i think going overboard in either direction is not a good choice. middle ground seems to be good ground as long as it is consistent. if i was completely for or against anything it seemed to make my kids go whole hog for it. if i remained neutral, consistent, involved, willing to listen, learn, keep them away from danger, report anything outrageous when i felt it necessary, not compromise my morals, beliefs, or theirs, explain moderation, abuse, addiction and the horrors of all of it including my own experiences, help their fiends when need be, or my own when need be, never knowingly allow illegal drugs in my home, always let them and their friends know they can call you for a ride home from anywhere NO QUESTIONS ASKED if some is unable to drive because of being under the influence of something, go with your motherly instinct on things and you will be fine... most of all,,, if you think they have been drinking the night before ..WAKE THEM UP TO A BREAKFAST OF HALF COOKED BACON AND SAUSAGE AND RUNNY SCRAMBLED EGGS AND MAKE THEM EAT IT!!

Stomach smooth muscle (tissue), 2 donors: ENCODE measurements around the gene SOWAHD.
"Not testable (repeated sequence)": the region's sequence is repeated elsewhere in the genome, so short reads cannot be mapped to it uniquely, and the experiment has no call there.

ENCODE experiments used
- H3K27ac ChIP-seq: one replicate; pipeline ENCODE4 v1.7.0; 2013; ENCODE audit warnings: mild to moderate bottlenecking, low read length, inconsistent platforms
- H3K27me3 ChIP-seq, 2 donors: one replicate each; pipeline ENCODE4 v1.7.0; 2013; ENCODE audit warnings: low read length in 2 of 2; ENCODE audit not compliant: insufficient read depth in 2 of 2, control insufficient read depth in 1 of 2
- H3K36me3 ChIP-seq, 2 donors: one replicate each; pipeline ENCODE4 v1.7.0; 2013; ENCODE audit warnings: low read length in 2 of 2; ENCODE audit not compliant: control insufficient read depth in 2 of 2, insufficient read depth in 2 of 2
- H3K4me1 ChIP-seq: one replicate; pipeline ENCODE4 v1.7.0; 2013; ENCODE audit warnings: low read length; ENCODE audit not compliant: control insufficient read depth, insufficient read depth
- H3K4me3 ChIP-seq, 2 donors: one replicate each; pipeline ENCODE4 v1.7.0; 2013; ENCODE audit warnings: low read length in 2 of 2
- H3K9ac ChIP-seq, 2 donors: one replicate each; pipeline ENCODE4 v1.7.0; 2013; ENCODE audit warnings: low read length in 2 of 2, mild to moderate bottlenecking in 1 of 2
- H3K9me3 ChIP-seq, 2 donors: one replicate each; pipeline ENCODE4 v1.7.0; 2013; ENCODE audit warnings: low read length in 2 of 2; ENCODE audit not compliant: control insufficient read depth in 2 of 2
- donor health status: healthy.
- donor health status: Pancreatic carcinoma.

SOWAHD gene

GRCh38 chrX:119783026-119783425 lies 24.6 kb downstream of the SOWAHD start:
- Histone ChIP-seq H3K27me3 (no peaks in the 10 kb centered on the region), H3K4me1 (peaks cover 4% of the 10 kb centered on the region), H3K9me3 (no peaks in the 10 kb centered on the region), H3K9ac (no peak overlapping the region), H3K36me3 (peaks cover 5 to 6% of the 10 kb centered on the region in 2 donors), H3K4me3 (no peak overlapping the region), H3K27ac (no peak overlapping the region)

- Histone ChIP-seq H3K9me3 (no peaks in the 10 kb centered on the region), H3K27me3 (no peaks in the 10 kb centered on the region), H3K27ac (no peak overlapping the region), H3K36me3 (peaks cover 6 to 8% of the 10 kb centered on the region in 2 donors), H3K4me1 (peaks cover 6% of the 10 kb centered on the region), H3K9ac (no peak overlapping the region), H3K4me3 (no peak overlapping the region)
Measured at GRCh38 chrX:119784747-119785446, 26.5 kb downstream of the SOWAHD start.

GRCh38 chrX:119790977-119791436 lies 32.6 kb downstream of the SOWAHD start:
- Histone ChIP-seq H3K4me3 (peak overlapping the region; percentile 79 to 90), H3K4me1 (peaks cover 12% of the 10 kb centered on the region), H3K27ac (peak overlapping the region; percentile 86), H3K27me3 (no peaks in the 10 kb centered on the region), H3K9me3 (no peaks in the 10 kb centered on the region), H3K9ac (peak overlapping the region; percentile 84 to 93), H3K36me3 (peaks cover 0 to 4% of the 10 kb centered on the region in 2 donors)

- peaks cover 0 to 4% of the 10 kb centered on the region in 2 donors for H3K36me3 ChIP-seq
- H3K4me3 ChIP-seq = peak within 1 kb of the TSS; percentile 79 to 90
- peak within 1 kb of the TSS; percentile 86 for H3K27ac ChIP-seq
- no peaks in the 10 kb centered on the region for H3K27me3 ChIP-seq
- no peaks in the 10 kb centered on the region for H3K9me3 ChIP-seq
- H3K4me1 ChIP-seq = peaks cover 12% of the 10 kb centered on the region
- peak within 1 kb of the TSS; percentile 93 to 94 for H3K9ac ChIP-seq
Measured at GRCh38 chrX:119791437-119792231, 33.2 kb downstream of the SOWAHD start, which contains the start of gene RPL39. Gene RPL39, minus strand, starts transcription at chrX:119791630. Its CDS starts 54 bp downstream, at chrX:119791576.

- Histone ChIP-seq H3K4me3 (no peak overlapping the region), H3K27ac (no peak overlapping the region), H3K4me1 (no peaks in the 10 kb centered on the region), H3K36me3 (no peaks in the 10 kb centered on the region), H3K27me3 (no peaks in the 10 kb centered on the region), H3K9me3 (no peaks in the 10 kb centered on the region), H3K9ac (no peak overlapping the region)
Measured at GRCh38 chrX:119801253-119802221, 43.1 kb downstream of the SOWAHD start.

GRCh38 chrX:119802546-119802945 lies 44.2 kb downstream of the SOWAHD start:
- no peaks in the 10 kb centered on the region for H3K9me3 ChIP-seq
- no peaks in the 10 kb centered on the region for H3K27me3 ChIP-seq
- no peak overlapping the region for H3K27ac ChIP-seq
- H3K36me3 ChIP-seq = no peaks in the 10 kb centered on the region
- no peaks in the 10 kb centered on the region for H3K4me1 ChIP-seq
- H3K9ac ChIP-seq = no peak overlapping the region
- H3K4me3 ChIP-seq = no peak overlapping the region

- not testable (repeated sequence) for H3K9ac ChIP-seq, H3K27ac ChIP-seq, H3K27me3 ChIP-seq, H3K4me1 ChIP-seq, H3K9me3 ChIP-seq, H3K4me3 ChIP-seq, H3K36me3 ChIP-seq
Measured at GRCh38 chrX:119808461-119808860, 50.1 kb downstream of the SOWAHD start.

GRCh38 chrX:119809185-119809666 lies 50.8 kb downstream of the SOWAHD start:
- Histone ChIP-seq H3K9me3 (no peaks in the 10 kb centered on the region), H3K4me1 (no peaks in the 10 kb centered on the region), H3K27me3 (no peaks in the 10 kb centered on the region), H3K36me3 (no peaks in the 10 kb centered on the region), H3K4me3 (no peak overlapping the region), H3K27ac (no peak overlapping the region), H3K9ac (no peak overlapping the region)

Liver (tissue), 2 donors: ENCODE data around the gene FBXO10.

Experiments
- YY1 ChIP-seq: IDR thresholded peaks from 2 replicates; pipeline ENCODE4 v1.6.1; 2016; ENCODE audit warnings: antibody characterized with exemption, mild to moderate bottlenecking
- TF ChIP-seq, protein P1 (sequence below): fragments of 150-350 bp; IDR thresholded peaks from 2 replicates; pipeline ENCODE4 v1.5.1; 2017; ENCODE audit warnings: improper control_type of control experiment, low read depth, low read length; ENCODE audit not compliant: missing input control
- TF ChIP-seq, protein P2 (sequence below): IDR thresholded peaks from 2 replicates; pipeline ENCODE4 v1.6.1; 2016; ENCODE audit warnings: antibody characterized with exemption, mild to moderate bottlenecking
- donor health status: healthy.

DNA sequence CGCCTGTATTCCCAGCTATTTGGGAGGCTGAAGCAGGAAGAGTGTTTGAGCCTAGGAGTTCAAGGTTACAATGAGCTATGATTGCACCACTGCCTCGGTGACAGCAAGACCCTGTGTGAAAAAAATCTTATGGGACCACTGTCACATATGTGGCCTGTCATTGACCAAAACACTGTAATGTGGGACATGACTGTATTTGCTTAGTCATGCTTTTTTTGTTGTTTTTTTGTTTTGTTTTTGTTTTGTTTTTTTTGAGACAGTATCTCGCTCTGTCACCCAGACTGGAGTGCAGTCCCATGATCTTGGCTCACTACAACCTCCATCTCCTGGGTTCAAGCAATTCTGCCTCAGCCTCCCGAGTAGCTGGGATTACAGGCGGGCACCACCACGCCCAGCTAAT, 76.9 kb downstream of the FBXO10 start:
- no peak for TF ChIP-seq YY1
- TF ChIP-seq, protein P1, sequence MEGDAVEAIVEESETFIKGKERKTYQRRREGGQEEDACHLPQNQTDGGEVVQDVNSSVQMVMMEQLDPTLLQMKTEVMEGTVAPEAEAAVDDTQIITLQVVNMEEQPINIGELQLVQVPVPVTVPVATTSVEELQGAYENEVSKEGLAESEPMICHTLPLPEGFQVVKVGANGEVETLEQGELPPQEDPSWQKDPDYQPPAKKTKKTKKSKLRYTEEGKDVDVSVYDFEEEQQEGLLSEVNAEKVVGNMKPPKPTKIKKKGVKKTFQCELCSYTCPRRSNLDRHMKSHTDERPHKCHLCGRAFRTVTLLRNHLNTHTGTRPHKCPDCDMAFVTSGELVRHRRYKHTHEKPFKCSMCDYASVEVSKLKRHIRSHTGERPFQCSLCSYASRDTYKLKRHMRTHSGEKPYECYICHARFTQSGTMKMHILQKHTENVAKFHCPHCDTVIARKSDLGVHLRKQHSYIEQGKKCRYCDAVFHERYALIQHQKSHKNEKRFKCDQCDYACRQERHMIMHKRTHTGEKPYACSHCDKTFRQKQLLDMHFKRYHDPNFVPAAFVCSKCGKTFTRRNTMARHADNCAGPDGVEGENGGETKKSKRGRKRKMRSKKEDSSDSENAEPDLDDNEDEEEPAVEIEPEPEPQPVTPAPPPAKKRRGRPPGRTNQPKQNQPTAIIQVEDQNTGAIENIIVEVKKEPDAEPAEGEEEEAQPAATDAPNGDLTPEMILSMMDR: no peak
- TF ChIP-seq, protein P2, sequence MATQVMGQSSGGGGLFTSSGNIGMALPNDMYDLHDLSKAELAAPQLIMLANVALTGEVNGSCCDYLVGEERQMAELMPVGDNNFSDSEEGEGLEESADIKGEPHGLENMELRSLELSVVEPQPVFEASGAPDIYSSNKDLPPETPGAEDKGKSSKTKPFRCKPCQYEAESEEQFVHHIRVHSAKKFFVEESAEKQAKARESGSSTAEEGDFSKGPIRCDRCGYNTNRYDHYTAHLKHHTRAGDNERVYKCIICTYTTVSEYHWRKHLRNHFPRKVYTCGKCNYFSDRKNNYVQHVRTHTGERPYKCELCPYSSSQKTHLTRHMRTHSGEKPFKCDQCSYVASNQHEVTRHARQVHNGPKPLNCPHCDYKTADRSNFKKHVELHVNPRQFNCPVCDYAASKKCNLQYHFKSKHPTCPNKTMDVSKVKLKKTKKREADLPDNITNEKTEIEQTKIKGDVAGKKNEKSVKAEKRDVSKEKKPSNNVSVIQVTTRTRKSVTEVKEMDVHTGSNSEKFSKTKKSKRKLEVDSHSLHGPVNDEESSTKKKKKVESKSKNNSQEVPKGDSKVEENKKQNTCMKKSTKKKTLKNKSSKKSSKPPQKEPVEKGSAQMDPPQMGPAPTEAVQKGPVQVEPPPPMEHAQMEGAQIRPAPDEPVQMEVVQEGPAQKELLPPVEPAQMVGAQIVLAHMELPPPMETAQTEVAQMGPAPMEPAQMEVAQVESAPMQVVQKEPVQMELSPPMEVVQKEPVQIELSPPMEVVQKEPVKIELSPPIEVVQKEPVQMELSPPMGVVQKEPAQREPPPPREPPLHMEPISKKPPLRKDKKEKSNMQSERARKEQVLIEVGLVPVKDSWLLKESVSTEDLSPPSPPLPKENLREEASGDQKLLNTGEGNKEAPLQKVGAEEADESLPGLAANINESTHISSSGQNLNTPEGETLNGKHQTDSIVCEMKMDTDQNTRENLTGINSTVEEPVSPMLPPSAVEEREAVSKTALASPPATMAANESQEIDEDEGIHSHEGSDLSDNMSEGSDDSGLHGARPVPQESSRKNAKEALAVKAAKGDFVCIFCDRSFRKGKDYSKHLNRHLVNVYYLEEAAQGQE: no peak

#13657 - 01/15/03 10:52 PM Re: Teen drinking!
lionspaaw Offline

Registered: 11/28/02
Posts: 887
Loc: SW Florida
Originally posted by nillawafer:

I had to laugh when I read this -- you must have been talking to my son ;- )

I have to agree wholeheartedly with what you said in your post. There are kids that do things for peer pressure and some that do it to cope and some that do it because the adults in their world do it and some kids that just do it to see what it's all about. Keeping your mind open to them and your home open to them and letting them know that you're there no matter how many mistakes they make will help them make the right decision for THEM.